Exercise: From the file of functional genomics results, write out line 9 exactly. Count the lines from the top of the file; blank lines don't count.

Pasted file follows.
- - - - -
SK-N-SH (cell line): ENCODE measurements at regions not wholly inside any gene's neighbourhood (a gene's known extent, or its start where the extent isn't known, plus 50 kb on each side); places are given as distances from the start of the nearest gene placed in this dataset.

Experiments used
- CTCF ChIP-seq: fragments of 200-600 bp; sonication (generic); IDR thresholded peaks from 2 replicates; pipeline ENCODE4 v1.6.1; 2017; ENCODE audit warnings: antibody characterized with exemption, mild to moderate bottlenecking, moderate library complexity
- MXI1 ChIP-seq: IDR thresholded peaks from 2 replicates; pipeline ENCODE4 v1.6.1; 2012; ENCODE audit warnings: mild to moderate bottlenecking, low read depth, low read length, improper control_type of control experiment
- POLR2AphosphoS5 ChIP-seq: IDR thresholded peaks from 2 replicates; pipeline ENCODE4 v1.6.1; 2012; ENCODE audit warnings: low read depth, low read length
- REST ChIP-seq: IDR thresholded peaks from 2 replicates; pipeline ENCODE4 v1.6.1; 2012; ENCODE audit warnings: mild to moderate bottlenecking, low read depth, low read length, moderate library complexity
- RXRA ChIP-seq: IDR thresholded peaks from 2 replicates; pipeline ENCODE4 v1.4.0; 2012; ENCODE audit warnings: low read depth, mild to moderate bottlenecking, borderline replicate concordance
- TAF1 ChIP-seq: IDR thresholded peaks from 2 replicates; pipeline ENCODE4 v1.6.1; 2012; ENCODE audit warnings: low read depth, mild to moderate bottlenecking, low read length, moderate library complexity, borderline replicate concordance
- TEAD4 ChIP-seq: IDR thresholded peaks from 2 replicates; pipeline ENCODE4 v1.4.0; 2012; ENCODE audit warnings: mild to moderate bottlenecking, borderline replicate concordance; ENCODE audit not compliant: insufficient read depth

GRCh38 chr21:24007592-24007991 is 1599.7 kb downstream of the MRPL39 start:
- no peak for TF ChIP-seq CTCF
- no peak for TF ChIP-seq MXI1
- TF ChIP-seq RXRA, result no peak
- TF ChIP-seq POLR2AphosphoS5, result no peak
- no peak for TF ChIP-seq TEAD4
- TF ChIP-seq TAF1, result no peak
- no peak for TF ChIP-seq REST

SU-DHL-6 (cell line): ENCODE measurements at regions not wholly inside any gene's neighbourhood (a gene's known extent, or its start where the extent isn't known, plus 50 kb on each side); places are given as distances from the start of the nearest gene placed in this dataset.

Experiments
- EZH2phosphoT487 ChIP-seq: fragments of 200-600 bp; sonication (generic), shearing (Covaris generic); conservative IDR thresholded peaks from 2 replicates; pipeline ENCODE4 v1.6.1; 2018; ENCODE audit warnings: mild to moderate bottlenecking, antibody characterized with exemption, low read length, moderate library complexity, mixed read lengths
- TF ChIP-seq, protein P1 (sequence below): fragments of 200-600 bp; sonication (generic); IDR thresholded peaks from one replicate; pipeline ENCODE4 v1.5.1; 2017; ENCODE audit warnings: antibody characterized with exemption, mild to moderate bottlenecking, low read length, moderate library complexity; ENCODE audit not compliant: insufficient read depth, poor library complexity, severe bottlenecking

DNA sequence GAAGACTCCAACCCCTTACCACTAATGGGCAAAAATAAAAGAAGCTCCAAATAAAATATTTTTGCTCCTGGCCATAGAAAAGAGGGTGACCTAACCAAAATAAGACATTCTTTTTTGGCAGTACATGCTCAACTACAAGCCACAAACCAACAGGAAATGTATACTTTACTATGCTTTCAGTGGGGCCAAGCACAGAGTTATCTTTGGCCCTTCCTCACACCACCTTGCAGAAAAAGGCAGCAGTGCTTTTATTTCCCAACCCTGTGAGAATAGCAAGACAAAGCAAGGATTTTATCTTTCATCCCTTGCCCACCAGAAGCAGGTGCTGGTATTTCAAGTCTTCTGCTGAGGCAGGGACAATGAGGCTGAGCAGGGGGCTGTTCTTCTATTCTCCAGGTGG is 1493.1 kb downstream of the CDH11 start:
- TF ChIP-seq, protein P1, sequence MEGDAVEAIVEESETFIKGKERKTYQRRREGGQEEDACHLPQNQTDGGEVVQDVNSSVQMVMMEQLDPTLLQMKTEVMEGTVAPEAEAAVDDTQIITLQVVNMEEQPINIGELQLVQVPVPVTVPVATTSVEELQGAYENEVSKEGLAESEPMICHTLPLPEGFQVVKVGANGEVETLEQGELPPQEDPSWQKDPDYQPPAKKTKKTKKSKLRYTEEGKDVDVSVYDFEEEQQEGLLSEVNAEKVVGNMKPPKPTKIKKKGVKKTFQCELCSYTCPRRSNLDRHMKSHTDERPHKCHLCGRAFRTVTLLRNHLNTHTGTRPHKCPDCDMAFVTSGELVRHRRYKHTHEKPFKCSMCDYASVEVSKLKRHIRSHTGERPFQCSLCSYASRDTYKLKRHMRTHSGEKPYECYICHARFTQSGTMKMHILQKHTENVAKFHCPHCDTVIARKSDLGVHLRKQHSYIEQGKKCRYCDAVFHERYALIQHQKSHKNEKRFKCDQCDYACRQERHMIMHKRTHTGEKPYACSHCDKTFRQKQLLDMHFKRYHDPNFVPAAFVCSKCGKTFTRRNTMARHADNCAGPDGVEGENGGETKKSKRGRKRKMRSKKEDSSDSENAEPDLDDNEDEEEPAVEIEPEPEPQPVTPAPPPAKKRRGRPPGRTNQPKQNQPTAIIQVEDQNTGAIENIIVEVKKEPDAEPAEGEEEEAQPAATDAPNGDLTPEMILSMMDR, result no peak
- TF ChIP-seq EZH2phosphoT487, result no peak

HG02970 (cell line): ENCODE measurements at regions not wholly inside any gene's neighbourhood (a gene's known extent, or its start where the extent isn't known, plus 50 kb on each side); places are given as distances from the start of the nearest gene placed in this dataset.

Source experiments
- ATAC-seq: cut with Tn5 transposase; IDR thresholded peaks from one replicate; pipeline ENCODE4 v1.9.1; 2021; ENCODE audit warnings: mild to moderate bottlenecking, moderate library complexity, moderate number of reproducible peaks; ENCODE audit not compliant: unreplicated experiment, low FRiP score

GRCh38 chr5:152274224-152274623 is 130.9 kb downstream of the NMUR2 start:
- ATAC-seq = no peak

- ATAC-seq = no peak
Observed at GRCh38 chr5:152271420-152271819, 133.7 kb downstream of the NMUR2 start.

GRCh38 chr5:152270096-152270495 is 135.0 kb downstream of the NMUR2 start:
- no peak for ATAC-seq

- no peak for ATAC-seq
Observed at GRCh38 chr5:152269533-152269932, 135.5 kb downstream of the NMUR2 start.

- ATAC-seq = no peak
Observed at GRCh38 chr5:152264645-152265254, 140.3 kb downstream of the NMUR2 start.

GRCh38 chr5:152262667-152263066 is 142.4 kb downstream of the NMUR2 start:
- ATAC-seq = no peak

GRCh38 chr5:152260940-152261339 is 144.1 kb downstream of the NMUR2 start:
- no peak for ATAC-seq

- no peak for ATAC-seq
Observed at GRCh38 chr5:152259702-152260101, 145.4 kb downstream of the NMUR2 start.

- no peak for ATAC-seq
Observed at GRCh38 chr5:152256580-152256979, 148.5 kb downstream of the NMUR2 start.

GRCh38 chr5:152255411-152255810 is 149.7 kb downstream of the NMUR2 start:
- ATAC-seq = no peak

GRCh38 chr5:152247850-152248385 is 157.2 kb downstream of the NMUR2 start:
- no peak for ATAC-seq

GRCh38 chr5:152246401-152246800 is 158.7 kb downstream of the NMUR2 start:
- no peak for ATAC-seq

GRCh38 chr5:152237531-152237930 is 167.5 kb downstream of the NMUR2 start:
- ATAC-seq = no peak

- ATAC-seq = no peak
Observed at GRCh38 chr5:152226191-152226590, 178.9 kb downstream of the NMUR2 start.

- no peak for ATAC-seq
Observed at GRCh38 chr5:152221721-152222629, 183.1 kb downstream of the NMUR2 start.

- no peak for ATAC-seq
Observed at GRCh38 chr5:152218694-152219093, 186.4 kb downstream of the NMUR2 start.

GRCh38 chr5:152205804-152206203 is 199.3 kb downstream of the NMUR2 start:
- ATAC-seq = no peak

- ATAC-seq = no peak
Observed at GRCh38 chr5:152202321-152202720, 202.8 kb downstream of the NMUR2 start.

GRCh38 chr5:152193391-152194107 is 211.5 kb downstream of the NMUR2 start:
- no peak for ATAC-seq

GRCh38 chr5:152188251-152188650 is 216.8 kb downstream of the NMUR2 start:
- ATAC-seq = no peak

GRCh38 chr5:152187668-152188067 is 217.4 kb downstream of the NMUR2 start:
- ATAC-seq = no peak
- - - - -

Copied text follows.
- TEAD4 ChIP-seq: IDR thresholded peaks from 2 replicates; pipeline ENCODE4 v1.4.0; 2012; ENCODE audit warnings: mild to moderate bottlenecking, borderline replicate concordance; ENCODE audit not compliant: insufficient read depth